“The committee is deeply concerned about the limited engagement of the social media companies in tackling these issues.”
While the report said intimidation in public life is an old problem, the scale and intensity of intimidation is now posing a threat to Britain’s democracy.
FILE PHOTO – People holding mobile phones are silhouetted against a backdrop projected with the Twitter logo in this illustration picture taken September 27, 2013. REUTERS/Kacper Pempel/Illustration/File Photo
The report found that women, ethnic minorities and lesbian, gay, bisexual and transgender political candidates are disproportionately likely to be the targets of intimidation.
The committee heard how racist, sexist, homophobic, transphobic and anti-Semitic abuse is putting off some candidates from standing for public office.
Platforms such as Twitter, YouTube and Facebook are criticized for failing to remove abusive material posted online even after they were notified.
FILE PHOTO – A 3D-printed YouTube icon is seen in front of a displayed YouTube logo in this illustration taken October 25, 2017. REUTERS/Dado Ruvic/Ilustration
The committee said it was “surprised and concerned” Google, Facebook and Twitter do not collect data on the material they take down.
“The companies’ failure to collect this data seems extraordinary given that they thrive on data collection,” the report said. “It would appear to demonstrate that they do not prioritize addressing this issue of online intimidation.”
Twitter said in a statement it has announced several updates to its platform aimed at cutting down on abusive content and it is taking action on 10 times the number of abusive accounts every day compared to the same time last year.
YouTube declined to comment, while Facebook did not immediately respond to requests for comment.
Many politicians have become more vocal about the abuse they face after Labour’s Jo Cox, a 41-year-old mother of two young children, was shot and repeatedly stabbed a week before Britain’s Brexit referendum last year.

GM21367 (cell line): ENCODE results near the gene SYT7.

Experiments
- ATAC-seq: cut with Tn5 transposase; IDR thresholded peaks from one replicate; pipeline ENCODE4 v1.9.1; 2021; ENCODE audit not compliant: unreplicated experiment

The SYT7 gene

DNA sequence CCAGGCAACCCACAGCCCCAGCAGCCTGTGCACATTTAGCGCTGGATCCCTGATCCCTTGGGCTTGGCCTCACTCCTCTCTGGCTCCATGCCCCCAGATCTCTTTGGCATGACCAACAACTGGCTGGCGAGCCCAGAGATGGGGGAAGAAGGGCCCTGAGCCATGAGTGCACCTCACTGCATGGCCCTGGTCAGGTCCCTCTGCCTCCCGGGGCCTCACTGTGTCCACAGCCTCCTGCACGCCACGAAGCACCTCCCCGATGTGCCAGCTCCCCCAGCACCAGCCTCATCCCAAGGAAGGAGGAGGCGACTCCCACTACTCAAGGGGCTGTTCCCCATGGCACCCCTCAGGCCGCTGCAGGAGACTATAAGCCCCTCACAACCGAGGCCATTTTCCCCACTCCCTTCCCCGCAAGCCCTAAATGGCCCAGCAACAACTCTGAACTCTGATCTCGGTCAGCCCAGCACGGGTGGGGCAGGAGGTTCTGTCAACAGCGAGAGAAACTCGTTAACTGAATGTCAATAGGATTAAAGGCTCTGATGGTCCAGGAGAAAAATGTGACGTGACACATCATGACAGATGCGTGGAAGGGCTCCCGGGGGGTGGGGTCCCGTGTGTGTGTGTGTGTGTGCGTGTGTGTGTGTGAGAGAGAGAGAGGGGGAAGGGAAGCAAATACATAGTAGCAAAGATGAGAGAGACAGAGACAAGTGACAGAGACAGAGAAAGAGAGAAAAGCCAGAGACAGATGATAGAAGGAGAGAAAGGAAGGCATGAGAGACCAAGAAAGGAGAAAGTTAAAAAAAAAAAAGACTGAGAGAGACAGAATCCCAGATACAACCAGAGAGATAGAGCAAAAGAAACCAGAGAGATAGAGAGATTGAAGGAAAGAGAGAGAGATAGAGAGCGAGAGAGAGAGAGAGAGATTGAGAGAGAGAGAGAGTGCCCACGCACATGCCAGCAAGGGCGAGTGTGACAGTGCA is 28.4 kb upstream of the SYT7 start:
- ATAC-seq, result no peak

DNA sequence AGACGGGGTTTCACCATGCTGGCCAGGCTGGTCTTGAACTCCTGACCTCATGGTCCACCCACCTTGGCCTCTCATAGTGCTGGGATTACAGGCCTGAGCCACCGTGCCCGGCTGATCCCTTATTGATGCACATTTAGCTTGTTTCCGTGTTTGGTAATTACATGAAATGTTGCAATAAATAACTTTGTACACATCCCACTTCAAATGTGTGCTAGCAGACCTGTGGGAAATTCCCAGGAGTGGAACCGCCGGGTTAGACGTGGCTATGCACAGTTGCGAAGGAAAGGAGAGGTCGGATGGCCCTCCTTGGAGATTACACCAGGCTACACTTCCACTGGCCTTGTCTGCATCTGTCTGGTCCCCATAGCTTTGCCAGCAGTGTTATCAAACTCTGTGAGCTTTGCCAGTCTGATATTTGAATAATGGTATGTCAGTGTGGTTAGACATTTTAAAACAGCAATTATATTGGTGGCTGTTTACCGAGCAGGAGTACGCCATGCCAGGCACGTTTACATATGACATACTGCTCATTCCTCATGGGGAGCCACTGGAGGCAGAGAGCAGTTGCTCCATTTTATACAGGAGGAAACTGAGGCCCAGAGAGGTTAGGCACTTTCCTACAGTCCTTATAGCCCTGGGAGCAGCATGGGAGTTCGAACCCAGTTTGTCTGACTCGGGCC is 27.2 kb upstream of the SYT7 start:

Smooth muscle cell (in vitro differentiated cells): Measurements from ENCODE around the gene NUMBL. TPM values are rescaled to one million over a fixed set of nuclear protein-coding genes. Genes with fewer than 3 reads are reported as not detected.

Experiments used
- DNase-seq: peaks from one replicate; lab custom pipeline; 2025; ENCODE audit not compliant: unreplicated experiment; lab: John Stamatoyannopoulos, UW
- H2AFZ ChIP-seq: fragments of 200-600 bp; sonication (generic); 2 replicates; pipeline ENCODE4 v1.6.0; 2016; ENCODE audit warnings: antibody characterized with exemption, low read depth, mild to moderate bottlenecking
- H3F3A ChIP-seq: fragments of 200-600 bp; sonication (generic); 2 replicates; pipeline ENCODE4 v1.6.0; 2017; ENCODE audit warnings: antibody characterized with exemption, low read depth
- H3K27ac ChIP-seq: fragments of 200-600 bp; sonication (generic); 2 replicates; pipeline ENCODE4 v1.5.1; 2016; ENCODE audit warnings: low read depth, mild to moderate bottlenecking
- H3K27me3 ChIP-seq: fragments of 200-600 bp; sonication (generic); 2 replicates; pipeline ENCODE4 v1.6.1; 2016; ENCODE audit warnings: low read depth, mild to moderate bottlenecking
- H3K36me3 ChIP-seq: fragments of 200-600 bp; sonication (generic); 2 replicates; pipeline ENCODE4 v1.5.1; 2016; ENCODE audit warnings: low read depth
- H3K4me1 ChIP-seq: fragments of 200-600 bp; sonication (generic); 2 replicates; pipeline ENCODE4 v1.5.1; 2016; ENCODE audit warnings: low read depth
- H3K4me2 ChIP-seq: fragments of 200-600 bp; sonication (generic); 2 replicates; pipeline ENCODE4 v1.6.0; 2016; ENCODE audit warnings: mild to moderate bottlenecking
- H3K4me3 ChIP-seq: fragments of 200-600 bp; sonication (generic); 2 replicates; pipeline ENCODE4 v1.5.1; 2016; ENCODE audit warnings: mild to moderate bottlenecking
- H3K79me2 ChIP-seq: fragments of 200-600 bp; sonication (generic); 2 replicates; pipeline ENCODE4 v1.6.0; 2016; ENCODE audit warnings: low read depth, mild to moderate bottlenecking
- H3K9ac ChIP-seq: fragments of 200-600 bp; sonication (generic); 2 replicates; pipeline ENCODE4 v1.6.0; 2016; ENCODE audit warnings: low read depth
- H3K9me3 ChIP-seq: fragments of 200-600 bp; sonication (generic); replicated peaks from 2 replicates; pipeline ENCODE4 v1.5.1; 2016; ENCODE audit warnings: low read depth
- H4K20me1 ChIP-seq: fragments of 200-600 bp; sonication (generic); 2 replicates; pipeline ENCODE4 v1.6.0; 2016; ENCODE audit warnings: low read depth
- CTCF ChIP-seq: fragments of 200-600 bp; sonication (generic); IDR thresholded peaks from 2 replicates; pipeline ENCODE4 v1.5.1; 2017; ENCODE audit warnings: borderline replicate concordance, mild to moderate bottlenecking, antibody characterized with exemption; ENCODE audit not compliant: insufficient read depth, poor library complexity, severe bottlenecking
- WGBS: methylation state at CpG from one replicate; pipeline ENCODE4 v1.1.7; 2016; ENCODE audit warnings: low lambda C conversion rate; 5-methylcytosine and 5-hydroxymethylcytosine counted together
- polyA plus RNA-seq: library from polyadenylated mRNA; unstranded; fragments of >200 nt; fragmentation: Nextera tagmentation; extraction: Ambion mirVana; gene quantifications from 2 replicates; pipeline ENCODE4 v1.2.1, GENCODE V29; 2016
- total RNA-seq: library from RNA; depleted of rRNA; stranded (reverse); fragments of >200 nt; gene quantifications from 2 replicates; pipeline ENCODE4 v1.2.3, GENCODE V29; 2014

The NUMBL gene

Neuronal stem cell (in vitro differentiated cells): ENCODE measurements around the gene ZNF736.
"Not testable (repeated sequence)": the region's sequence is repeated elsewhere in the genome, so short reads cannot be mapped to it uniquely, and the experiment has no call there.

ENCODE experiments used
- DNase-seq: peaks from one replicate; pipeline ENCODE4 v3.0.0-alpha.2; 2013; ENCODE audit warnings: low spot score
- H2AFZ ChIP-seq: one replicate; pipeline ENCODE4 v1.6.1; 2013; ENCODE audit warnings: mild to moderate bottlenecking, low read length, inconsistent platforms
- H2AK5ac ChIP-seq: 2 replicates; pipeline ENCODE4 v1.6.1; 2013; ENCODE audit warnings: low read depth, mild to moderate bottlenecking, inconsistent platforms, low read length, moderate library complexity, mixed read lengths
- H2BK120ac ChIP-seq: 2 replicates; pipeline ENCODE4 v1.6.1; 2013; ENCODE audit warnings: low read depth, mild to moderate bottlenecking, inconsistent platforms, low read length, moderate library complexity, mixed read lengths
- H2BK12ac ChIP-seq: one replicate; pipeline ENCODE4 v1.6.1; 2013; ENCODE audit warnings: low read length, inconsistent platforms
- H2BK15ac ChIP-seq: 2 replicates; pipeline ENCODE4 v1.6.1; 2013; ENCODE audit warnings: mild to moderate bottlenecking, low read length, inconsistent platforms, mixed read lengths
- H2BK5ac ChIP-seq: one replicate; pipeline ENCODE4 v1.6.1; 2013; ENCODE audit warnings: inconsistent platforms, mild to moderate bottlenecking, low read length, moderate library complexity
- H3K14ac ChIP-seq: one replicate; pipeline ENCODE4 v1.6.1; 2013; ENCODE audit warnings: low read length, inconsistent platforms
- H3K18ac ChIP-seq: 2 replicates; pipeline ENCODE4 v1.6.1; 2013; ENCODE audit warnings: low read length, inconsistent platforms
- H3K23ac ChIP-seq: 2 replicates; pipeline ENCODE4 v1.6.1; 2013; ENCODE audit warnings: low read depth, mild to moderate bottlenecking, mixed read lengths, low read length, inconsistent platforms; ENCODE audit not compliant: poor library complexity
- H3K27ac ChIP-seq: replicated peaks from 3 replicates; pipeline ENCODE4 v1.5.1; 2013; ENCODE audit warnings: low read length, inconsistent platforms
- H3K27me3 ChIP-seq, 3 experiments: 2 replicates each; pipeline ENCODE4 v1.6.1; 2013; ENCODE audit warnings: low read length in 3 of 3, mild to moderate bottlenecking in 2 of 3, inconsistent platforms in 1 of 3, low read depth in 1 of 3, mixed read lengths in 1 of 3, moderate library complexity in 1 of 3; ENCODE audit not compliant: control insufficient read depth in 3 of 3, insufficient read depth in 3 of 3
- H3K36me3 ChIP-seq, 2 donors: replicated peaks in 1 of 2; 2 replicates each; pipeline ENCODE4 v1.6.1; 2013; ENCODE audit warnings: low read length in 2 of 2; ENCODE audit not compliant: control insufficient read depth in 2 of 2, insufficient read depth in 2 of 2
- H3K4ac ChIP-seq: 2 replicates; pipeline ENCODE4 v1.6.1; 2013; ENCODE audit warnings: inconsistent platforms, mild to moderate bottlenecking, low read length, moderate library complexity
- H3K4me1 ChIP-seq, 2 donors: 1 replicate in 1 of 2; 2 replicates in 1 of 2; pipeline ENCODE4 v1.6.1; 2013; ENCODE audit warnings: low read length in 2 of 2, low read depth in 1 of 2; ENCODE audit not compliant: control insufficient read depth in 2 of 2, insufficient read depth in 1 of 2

Reporting By Andrew MacAskill; editing by Stephen Addison
(Reuters) – Over 30 technology companies including Alphabet Inc (GOOGL.O), Amazon.com Inc (AMZN.O) and Facebook Inc. (FB.O) on Friday urged a U.S. patent court to disregard drugmaker Allergan Plc’s (AGN.N) contention that its transfer of some of its patents to a Native American tribe shields them from the court’s review.
The Allergan logo is seen in this photo illustration in Singapore November 23, 2015. REUTERS/Thomas White
Two trade groups comprised of tech industry leaders argued in a joint brief submitted to the U.S. Patent Trial and Appeal Board that the board has the right to review the validity of patents covering the dry eye medicine Restasis that Allergan transferred to the Saint Regis Mohawk Tribe in a deal announced in September.
“This panel’s statutory authority to review whether the Restasis patents were properly granted as a matter of federal law does not and should not depend on the identity of the patents’ owner,” said the trade group.
Allergan is arguing the tribe’s sovereign status means the patent review board, an administrative court, has no jurisdiction over the transferred patents. The tribe agreed to exclusively license the Restasis patents back to Allergan in exchange for ongoing payments.
Many technology companies have praised the patent court, saying it is a low-cost and efficient way to cancel dubious patents used to bring abusive lawsuits. They fear that, if upheld, Allergan’s strategy could be widely adopted and used against them.
The case before the patent board stems from a challenge to the Restasis patents brought by generic drug companies led by Mylan NV (MYL.O). Generic makers had been blocked from selling their own versions of the blockbuster medicine until the patents expired in 2024.
But a federal judge in Texas already invalidated the Restasis patents in a separate proceeding, rendering Allergan’s tribal deal effectively meaningless. The company had said it did not object to federal court review of its patents but felt the administrative process was unfair.
Despite that ruling, the Patent Trial and Appeal Board is hearing arguments on whether it must accept Allergan’s tribal immunity argument.
A group of prominent law professors, including Laurence Tribe of Harvard Law School and Erwin Chemerinsky of the University of California at Berkeley, submitted a brief on Friday siding with the tribe and Allergan.
“Far from being a scheme to shield patents from review, the agreement from the Tribe’s perspective is part of its economic development plan,” the academics said. “The Allergan-Mohawk contract reflects exactly the sort of economic entrepreneurship that Congress has been urging upon tribes.”
Reporting by Jan Wolfe; Editing by Anthony Lin and Andrew Hay
SINGAPORE/BANGKOK (Reuters) – When diaper maker DSG International (Thailand) wants to know what its customers are thinking, it often turns to Lazada, an e-commerce firm majority-owned by Alibaba Group Holding (BABA.N).
FILE PHOTO: The Singapore Lazada website is seen in this illustration photo June 20, 2017. REUTERS/Thomas White/Illustration/File Photo
“From (their) data, we know mothers sometimes browse at night, so we can offer flash sales when we know customers are browsing,” says Ambrose Chan, the Thai company’s CEO.